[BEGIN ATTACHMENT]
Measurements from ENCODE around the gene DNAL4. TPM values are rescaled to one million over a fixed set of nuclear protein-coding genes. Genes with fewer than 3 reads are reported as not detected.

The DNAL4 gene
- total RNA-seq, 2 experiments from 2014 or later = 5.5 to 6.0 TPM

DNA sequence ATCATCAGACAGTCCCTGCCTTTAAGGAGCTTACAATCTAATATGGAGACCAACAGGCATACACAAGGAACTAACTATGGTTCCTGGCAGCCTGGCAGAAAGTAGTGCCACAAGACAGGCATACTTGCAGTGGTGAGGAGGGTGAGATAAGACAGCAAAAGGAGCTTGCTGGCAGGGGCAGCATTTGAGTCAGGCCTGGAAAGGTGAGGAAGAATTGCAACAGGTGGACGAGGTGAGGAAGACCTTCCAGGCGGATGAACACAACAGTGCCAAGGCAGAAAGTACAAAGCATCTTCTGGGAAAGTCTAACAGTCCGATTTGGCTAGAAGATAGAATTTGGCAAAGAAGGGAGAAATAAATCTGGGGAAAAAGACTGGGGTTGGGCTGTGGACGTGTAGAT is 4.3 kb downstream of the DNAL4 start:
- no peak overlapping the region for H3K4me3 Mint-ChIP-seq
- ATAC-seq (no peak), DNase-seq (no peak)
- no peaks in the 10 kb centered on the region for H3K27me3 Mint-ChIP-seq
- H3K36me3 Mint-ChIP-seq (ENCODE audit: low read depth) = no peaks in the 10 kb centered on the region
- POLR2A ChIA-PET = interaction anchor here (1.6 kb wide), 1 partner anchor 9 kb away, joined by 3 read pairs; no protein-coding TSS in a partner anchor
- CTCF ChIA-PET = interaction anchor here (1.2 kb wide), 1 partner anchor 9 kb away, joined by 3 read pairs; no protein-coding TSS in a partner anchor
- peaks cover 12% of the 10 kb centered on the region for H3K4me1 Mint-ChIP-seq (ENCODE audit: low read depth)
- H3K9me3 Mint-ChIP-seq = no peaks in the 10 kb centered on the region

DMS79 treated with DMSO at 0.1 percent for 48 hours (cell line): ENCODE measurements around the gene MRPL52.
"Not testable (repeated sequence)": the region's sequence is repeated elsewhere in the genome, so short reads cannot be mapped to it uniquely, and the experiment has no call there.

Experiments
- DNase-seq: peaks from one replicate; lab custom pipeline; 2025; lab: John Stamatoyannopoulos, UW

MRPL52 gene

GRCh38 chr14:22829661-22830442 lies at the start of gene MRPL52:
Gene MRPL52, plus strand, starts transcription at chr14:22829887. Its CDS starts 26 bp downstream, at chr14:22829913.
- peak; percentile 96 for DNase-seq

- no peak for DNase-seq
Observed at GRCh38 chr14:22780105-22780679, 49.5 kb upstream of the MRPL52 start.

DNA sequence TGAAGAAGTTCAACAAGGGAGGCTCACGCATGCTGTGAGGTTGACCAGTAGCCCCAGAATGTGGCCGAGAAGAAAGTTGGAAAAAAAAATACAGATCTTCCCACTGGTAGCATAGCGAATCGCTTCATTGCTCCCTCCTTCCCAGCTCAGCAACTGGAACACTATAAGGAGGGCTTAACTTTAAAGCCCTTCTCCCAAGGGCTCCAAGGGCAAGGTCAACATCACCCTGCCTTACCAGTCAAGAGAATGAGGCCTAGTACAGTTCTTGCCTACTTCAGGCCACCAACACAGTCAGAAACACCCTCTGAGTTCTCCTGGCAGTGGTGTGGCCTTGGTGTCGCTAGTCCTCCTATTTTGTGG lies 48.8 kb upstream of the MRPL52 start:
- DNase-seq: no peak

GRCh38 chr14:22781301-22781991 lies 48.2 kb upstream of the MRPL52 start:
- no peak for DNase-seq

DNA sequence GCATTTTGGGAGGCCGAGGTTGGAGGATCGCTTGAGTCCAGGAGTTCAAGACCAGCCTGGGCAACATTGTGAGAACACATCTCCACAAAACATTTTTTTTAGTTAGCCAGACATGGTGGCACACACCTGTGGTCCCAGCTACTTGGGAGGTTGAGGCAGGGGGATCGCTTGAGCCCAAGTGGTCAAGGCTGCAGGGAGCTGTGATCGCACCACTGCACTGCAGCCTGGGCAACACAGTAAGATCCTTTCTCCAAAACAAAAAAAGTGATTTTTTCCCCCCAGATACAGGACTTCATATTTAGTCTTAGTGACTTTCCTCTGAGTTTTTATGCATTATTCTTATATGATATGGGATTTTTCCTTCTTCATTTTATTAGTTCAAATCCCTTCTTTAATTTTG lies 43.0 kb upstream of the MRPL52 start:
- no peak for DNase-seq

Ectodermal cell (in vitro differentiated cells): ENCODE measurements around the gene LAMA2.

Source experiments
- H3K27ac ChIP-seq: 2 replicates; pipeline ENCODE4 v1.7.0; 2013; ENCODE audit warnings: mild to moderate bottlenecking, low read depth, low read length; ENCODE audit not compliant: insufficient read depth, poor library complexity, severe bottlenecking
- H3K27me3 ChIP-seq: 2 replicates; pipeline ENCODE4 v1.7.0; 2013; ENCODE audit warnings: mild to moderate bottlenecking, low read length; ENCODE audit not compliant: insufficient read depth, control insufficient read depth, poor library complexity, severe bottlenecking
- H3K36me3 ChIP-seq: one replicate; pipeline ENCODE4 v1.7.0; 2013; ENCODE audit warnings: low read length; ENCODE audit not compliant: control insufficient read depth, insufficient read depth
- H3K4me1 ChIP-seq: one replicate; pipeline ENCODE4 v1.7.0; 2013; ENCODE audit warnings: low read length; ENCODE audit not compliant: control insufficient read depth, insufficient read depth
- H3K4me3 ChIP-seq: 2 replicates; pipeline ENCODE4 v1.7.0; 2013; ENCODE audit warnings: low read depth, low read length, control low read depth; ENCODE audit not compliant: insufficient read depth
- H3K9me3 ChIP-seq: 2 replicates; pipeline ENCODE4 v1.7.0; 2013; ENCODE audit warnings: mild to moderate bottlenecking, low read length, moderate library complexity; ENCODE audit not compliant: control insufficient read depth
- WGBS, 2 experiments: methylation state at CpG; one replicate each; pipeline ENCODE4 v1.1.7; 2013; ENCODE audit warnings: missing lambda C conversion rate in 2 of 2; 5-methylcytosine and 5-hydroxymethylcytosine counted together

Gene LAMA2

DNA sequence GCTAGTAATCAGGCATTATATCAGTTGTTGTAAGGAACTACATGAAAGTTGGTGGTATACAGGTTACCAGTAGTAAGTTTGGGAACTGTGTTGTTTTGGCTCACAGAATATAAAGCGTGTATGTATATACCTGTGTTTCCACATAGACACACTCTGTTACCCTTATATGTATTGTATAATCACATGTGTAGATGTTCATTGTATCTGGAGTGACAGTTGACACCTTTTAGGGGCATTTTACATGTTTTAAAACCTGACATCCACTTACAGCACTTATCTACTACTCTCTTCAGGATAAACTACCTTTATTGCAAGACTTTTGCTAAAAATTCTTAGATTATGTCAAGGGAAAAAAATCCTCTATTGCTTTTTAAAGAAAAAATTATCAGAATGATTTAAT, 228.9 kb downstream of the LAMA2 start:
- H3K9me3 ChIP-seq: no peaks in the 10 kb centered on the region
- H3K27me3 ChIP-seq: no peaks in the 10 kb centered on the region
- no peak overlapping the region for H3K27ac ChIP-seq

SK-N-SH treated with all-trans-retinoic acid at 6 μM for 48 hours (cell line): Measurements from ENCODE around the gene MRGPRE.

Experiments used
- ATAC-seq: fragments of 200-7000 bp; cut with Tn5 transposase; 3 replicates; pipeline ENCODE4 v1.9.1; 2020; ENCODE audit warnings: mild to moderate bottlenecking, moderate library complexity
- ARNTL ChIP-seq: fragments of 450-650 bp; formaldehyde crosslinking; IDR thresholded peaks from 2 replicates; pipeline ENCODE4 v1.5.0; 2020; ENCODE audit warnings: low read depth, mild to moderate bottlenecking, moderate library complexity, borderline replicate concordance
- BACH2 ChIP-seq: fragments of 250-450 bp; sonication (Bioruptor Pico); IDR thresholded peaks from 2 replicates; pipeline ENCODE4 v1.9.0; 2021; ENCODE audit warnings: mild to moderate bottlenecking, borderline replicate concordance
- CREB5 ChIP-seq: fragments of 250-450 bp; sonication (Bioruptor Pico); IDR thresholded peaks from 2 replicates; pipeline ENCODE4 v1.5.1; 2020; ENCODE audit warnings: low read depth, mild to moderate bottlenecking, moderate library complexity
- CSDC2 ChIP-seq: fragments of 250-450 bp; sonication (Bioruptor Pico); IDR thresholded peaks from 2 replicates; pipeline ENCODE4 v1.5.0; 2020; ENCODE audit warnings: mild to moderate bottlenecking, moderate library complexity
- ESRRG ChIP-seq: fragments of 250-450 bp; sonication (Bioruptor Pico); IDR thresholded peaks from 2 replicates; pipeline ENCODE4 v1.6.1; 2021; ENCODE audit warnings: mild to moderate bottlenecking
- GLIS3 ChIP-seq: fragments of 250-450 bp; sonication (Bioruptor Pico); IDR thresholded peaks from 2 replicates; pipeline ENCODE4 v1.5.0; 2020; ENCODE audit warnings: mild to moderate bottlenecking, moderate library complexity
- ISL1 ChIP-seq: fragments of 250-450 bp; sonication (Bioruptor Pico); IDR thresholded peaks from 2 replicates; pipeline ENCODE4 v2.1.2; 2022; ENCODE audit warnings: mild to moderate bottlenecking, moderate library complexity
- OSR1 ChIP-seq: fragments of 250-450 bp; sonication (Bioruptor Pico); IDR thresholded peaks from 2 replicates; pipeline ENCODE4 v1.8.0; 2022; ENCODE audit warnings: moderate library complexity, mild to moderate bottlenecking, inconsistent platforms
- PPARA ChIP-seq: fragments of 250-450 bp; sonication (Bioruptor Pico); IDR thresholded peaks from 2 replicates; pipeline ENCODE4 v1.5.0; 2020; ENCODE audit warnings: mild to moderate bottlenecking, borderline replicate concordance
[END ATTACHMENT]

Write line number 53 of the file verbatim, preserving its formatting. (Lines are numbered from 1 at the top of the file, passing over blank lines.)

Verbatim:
- OSR1 ChIP-seq: fragments of 250-450 bp; sonication (Bioruptor Pico); IDR thresholded peaks from 2 replicates; pipeline ENCODE4 v1.8.0; 2022; ENCODE audit warnings: moderate library complexity, mild to moderate bottlenecking, inconsistent platforms